Explain how and why Reconstruction policies changed over time.
Reconstruction began during the Civil War and ended in 1877, marking one of the most controversial periods of American history. Reconstruction was a means of answering the following problems raised by the Northern victory:
- What will happen to former slaves? What is their new status?
- What will replace slavery as a system of labor?
- How can the Confederacy and Union be reunited as a nation?
What followed was an active effort by former slaves to shape their new freedom and to step into their rights as American citizens. However, the Reconstruction plan of President Andrew Johnson in 1865 put these new freedoms at risk and gave rebels in the South dangerous levels of political power.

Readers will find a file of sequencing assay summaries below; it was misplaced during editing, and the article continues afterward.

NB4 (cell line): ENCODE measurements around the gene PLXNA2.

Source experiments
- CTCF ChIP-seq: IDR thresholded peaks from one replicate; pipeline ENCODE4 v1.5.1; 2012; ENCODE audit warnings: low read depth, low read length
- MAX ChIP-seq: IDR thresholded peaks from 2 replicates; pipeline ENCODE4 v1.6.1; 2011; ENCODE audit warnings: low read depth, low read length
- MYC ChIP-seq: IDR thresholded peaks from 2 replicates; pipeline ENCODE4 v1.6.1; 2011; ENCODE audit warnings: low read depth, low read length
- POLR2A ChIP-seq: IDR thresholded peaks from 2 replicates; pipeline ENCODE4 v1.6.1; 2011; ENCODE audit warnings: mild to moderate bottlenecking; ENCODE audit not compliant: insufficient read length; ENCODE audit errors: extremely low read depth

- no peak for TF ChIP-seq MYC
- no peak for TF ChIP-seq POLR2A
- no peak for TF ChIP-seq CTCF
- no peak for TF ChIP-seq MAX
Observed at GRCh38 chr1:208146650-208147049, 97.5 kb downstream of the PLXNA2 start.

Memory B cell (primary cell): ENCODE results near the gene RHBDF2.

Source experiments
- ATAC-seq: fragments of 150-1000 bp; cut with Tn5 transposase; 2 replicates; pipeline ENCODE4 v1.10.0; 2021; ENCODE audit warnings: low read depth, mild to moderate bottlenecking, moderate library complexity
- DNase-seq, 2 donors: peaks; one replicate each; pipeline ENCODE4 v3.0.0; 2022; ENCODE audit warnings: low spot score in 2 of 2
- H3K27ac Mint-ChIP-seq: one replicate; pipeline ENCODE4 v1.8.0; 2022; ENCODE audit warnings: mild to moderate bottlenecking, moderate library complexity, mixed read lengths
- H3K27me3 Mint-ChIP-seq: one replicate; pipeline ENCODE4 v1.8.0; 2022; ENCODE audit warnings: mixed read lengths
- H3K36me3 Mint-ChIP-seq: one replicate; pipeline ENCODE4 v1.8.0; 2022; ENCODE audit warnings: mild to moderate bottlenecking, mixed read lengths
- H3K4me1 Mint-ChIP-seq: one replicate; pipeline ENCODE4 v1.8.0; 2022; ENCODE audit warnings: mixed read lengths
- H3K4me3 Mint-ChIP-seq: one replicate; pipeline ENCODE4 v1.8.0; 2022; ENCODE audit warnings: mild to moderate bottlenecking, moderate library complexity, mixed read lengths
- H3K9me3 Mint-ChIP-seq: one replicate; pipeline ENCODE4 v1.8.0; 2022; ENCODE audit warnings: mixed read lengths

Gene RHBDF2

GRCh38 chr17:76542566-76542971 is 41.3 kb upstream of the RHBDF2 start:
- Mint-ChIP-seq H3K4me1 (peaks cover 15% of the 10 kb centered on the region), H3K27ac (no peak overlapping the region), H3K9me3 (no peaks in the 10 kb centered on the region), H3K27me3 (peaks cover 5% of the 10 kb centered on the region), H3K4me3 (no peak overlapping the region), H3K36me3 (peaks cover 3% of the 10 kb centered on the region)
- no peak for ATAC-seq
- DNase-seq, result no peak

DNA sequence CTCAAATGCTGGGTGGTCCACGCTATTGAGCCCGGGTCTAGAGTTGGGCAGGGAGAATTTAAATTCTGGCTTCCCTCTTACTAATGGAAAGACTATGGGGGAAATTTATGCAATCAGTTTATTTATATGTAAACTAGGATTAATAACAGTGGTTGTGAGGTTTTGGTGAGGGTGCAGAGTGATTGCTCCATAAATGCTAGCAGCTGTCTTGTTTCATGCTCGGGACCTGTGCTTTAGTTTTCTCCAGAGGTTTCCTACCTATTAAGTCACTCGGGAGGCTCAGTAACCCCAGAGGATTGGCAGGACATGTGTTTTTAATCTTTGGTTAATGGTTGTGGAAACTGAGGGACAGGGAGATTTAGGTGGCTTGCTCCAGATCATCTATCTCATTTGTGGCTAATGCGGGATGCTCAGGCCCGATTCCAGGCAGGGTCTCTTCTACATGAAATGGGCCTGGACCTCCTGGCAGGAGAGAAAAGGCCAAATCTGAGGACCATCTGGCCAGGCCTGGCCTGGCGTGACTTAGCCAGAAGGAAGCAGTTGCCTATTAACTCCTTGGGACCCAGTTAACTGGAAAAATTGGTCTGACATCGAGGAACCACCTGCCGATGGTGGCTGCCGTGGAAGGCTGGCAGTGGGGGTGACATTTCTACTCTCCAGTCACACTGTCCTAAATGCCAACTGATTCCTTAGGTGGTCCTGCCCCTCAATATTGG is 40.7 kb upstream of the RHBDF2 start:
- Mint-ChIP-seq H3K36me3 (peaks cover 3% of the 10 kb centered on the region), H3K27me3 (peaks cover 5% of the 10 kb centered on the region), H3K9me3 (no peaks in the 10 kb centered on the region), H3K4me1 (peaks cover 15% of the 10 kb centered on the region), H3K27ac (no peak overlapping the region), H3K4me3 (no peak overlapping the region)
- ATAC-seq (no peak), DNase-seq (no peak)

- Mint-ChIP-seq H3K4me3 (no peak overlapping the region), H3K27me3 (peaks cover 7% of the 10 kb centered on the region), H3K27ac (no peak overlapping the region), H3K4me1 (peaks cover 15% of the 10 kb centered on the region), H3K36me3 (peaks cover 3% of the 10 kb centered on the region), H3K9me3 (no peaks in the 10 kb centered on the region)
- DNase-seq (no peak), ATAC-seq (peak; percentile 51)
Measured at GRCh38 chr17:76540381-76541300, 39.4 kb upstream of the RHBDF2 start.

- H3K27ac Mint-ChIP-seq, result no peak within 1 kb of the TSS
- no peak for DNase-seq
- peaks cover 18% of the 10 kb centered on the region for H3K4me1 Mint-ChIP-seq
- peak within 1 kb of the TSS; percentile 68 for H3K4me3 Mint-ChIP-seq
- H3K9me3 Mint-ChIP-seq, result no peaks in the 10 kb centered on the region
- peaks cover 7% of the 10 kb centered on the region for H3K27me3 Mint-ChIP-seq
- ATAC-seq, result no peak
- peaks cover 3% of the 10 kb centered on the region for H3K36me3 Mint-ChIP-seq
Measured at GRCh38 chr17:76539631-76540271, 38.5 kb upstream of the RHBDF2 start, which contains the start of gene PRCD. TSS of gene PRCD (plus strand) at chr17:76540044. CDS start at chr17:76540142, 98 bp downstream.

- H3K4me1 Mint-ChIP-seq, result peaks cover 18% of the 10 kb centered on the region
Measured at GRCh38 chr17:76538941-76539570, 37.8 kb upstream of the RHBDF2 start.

Congress created new laws between 1866 and 1869. These include the 14th and 15th amendments, which guaranteed civil rights for black individuals and the right to vote for black men.
However, the commitment to change did not last forever. The North eventually abandoned their efforts to protect the rights of the newly freed individuals. This resulted in the end of Reconstruction and the dawn of a new era for white supremacy in the South. Societies meant to suppress civil rights covertly started (including the Ku Klux Klan), marking a period of terrorism and violence.